The Republican commissioner of the Wisconsin Elections Commission abruptly resigned Wednesday, arguing party leaders didn't want him in the post because he believes former President Donald Trump lost the 2020 election.

Dean Knudson resigned just before the six-member panel was set to vote on a new chair and forced a delay on the vote, arguing he "cannot be effective in [his] role representing Republicans on the commission" because of his split with the party.


"Two of my core values are to practice service above self and to display personal integrity. And to me, that integrity demands acknowledging the truth even when the truth is painful. In this case, the painful truth is that President Trump lost the election in 2020 — lost the election in Wisconsin in 2020. And the loss was not due to election fraud," he told members of the commission, per the Milwaukee Journal Sentinel.

The commissioner plans to leave the panel as soon as Assembly Speaker Robin Vos announces a replacement. Vos has previously expressed irritation at the commission for its handling of the 2020 election during the coronavirus pandemic.

Knudson conceded that voter fraud takes place in most elections but stressed it was not enough to account for the margins of Trump's electoral losses in 2020. He touted his conservative bona fides and said he would put his record up against that of "anyone in the state of Wisconsin," but he drew a line at election denialism.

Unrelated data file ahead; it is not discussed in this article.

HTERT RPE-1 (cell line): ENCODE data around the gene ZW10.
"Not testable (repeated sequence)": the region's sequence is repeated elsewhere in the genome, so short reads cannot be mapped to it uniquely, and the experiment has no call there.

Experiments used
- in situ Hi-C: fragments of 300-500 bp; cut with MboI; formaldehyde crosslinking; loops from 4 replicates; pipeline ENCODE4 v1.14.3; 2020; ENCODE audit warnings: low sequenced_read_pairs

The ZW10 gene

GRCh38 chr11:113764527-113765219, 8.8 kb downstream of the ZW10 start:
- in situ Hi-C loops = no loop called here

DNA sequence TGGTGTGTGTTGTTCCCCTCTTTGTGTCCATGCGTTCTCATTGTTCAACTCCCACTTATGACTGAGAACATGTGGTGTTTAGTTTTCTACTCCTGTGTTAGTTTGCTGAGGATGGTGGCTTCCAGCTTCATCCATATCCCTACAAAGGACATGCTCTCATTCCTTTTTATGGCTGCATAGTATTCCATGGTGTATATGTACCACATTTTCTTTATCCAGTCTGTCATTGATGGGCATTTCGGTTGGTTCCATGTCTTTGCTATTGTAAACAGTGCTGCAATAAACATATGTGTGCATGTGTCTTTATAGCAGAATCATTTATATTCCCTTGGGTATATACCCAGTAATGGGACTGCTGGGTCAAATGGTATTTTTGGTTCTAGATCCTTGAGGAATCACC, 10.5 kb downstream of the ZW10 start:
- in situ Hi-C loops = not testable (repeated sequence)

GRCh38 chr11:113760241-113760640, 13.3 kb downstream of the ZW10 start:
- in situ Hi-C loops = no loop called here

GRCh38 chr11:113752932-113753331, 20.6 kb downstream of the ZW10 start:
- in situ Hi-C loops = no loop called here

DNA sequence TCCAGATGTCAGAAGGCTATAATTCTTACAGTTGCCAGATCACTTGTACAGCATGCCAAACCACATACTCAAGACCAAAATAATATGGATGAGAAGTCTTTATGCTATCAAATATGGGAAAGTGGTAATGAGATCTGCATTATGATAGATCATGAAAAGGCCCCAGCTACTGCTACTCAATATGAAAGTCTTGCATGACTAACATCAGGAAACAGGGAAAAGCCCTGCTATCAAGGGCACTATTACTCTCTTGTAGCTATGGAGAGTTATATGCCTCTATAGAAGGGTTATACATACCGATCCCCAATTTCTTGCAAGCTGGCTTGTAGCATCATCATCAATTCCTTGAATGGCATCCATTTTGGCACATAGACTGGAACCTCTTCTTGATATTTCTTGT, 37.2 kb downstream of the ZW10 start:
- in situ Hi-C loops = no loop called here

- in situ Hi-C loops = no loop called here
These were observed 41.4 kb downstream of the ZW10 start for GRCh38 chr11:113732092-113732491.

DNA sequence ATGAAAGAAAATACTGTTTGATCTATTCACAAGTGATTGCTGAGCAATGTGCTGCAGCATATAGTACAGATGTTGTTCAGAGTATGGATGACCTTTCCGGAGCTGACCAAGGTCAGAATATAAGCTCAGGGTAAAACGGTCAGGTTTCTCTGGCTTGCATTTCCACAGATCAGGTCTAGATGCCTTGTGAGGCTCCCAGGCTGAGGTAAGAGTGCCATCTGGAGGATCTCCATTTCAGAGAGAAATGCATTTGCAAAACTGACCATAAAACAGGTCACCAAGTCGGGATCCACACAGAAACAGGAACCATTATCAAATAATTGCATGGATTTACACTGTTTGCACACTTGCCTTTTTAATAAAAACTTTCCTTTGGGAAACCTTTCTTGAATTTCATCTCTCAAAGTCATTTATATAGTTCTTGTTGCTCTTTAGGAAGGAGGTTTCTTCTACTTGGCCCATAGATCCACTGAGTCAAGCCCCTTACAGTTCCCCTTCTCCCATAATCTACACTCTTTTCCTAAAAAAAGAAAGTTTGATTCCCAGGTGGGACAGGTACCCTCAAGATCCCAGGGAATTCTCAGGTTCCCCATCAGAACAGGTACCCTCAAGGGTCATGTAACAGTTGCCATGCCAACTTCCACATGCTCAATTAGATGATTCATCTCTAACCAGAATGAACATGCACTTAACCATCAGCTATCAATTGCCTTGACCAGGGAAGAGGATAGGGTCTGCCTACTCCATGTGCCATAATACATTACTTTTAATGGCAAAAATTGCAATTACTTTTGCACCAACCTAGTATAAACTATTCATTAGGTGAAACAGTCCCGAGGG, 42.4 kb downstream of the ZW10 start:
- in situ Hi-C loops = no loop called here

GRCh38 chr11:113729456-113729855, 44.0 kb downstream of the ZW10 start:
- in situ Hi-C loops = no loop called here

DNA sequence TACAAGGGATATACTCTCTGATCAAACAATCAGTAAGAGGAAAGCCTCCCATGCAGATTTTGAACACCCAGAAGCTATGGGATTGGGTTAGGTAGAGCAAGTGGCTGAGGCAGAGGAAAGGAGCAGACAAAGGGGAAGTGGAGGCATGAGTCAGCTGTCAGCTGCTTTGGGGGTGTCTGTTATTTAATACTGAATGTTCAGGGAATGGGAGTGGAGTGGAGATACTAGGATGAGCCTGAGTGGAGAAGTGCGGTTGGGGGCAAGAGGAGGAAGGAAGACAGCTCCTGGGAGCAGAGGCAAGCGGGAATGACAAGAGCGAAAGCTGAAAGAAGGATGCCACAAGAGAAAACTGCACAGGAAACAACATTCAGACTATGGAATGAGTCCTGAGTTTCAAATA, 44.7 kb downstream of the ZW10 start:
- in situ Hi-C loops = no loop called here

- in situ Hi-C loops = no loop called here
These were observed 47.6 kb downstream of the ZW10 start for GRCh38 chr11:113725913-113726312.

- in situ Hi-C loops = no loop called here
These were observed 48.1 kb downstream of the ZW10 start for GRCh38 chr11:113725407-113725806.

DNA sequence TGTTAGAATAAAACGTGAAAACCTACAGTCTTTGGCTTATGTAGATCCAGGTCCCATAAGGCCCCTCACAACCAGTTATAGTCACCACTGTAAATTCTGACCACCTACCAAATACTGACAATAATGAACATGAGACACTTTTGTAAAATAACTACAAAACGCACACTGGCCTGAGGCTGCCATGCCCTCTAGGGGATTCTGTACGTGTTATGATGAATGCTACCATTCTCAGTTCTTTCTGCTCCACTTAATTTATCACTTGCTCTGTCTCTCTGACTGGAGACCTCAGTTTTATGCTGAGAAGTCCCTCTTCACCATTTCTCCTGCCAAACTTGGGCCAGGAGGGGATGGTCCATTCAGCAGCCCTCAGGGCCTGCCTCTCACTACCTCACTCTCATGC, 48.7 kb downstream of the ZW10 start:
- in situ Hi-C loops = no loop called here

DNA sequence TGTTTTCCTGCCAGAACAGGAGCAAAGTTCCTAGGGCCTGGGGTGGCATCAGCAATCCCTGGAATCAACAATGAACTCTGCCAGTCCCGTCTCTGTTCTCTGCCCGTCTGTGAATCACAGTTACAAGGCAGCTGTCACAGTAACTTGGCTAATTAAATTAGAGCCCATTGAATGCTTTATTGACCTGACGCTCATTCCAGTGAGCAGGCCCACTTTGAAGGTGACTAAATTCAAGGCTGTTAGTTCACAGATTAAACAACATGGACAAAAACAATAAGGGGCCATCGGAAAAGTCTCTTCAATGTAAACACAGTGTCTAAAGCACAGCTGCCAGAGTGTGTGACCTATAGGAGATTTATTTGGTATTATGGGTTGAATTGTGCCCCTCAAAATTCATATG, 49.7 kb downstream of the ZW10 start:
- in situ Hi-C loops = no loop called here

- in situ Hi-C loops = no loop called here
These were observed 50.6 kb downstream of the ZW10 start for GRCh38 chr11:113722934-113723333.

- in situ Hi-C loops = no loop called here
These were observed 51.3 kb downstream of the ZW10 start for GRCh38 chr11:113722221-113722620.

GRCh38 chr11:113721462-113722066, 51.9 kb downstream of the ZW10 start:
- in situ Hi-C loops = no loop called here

"And unfortunately now, elected officials, appointed officials, and candidates at the highest levels in my party have refused to believe that President Trump lost," Knudson continued, according to WPR. "Even worse, some have peddled misinformation and perpetuated falsehoods about the 2020 election. This is really unfortunate because Republicans across Wisconsin did just fine at all other levels in the 2020 election."

Knudson was appointed to the six-member panel by Vos and even helped design the commission in 2015. His term was set to expire in 2024. The commission is a bipartisan agency that oversees elections in the Badger State by administering campaign finance laws and election ethics provisions.

Wisconsin established the Wisconsin Elections Commission as the successor to the state's Government Accountability Board, which was a nonpartisan panel. Every two years, the chairmanship for the panel is rotated between Republicans and Democrats. It is Republicans' term to head the commission, comprised of three Republican and three Democratic members, including Knudson.


Many Republicans in the state have been critical of the commission, with some Republican gubernatorial candidates in the state suggesting the panel be abolished. Knudson has faced criticism from his party for supporting a policy to suspend an in-person voting program for nursing homes and making the use of mail-in ballots for nursing home facilities easier during the pandemic.

The commission voted to postpone the election for its new chair until its June 10 session, taking Knudson's suggestion it hold off until a successor is named.